- 300-yard+ blinds in Prospect Park, Brooklyn, in twilight and usually with other people and dogs, some off lead, dotting the field
- Training with Gaby and some of her dogs, sometimes with other trainers as well; for example, yesterday we practiced several set-ups in which the dog would run one or more land-water marks as well as a land-water blind, each of which would require the dog to go past a point without touching it, to go over a point, or combinations of both in the same retrieve; distances were in the 100-200 yard range
- The Walking Recall drill that I invented this week and hope to describe in our companion blog, The 2Q Retriever; Laddie and I now use this drill for lunchtime walks in Brooklyn as well as strolls across the rolling hills of ProspectPark
Saturday, May 1, 2010
[Laddie and I continue to train every day, but I haven't had time to update this training journal every day. Examples of things we've worked on:
Power-line Right of Way, Fieldcrest Road
Today Laddie and I went to a field a few minutes from home, under the massive array of power lines that runs thru our part of the county. We've often trained under those lines, which run for many miles. We've never trained on this particular stretch before.
SERIES A. Poison-bird single
First, I used the Bumper Boy (BB) to throw a mark right to left angling sharply back, with the fall at 50 yards. Then, I had Laddie run a 130-yard blind "behind the gunner", with the line to the blind passing slightly to the right of the BB, diagonally down a long hill, diagonally across a wide depression, with an area of impenetrable shrubbery angling in on the right and a ditch, backed by a treeline, angling in on the left. The line ultimately passed the point of the shrubbery on the right, crossed the ditch, ran diagonally uphill a short distance, and lay a yard or so inside the treeline. After Laddie ran the blind, I sent him to pick up the mark.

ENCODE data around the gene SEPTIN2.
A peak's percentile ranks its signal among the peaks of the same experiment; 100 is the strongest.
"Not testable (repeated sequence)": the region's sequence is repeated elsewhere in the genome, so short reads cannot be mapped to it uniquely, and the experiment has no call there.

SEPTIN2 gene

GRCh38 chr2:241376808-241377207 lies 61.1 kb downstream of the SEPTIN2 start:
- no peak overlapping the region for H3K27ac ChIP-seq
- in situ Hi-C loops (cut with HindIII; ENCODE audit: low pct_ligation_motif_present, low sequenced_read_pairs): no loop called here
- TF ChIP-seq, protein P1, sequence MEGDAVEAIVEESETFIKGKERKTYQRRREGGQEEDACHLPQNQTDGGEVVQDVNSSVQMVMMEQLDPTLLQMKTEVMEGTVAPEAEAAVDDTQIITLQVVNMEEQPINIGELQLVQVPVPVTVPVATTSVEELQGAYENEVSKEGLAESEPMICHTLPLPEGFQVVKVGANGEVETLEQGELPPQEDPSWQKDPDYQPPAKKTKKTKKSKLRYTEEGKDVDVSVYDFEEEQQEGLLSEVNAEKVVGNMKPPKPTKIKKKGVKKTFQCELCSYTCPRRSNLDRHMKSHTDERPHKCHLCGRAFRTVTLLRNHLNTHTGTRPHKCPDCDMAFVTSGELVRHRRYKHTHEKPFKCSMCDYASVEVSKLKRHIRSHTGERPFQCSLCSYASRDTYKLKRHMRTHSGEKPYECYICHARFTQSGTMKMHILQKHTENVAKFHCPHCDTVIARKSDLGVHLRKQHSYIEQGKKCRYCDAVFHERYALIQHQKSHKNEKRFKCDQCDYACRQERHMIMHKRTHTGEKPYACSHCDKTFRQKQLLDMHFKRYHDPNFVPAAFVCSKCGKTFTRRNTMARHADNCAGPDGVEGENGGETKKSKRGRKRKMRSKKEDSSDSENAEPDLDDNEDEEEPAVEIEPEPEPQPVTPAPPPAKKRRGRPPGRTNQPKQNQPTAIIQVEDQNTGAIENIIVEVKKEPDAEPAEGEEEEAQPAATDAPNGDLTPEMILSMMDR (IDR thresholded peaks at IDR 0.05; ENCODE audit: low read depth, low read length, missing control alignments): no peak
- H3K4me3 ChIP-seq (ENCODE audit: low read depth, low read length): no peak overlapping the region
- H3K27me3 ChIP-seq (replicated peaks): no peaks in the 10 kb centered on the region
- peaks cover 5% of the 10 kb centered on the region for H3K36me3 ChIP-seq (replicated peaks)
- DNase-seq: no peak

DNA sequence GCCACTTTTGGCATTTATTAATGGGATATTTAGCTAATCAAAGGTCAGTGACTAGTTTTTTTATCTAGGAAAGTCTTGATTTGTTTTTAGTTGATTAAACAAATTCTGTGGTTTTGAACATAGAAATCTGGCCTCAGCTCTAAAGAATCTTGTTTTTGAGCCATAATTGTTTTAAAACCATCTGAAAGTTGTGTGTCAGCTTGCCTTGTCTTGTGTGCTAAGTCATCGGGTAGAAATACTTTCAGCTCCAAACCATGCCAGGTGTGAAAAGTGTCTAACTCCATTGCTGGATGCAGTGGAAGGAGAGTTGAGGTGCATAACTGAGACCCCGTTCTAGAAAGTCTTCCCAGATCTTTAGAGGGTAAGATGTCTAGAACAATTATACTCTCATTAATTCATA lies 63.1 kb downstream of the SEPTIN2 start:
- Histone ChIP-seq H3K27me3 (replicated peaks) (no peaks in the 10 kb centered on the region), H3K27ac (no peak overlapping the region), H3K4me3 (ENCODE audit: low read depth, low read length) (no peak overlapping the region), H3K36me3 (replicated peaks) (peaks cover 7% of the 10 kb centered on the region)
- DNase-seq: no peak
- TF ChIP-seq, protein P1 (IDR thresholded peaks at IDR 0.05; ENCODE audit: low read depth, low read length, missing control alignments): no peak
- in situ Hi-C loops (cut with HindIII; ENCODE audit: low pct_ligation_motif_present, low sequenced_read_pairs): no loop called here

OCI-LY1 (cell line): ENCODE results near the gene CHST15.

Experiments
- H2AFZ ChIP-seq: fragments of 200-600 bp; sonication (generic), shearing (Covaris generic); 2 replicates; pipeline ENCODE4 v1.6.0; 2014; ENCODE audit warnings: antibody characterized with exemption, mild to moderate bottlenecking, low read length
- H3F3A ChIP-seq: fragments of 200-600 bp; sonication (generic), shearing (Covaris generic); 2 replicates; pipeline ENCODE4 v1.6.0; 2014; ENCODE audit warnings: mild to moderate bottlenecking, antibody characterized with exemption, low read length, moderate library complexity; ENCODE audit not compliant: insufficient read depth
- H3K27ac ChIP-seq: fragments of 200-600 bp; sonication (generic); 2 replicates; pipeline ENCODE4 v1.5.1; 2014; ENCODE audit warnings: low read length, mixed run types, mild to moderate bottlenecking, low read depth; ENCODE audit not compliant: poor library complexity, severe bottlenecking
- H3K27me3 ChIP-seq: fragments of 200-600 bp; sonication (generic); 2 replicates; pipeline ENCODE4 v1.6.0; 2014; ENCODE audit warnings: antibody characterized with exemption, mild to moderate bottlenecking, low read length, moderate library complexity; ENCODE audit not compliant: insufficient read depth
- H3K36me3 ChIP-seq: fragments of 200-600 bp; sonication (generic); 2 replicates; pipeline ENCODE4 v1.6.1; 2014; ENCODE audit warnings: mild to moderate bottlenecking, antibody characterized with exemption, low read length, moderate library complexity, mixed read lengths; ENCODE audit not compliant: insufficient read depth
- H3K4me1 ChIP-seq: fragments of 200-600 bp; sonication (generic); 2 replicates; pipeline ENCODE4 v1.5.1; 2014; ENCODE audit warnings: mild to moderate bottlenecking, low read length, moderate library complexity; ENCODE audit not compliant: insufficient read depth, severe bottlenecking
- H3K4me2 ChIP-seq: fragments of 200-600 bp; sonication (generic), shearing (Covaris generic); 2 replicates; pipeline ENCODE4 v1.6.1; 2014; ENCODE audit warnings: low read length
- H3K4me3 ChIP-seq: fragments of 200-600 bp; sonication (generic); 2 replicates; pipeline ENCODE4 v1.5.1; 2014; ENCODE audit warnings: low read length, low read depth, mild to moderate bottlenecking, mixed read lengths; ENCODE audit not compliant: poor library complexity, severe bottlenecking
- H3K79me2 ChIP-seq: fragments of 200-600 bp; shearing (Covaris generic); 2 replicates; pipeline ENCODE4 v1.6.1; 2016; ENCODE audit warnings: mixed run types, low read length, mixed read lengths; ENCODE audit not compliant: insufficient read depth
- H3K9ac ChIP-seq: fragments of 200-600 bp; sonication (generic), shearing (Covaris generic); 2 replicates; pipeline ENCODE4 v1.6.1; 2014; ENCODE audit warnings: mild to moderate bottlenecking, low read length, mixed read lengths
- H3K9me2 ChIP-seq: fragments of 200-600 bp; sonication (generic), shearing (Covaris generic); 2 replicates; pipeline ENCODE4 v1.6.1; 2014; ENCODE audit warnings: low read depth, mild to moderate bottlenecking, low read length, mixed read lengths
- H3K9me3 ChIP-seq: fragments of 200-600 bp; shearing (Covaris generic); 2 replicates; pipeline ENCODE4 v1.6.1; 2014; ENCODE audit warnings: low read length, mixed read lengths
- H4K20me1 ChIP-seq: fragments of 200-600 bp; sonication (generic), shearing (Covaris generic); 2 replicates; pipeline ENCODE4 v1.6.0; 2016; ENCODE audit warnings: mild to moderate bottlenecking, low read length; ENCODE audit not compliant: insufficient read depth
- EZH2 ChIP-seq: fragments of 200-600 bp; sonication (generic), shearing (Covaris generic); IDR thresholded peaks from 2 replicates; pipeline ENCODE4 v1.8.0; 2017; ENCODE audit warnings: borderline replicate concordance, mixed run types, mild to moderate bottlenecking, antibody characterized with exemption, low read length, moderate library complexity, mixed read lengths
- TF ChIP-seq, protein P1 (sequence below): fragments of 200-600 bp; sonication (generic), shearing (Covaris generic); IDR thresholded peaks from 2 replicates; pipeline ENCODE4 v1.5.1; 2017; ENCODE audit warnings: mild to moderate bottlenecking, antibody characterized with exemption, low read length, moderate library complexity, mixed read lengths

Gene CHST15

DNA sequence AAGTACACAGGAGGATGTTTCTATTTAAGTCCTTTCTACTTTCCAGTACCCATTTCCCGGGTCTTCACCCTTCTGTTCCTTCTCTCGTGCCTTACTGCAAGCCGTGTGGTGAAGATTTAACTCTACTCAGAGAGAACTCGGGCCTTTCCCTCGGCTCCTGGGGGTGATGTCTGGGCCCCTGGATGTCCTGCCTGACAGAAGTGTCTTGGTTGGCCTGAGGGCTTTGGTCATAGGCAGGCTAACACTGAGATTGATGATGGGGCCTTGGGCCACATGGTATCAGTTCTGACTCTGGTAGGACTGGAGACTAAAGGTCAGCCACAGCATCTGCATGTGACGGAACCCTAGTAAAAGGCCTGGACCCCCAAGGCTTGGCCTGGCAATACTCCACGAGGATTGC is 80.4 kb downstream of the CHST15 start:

SERIES B. Poison-bird single
First, I used the BB to throw a mark left to right angling, with the fall at 50 yards in a large, sloped depressing. Then, I had Laddie run a 150-yard blind on a line 180° from the line to the mark. The line to the blind went over the crest of a grassy hill, passed close to the point of a section of woods, ran thru knee-high cover and between two shrubs so close together that the foliage touched at the top, approaching a white split-rail fence angling in on the right, and under the branches of some trees at the edge of the woods where the blind was planted. After Laddie ran the blind, I sent him to pick up the mark.
Line Mechanics for Poison Birds
I thought I'd mention a convention of line mechanics that I use with both Lumi and Laddie when running them on interrupted marks, that is, marks that act as PBs until after the dog has run one or more blinds.
The convention is that I have the dog watch the mark or marks on the side that the go-bird is thrown as normal. For example if the go-bird is thrown left to right, the dog watches the throw or throws from my right side, and will eventually run the marks from there as well.
But if I'm going to have the dog run a blind after watching the throws, but before picking them up, I have the dog switch to my other side to line up for the blinds. I believe switching sides before being sent helps the dogs understand that they will be running a blind or two before being sent to pick up the marks.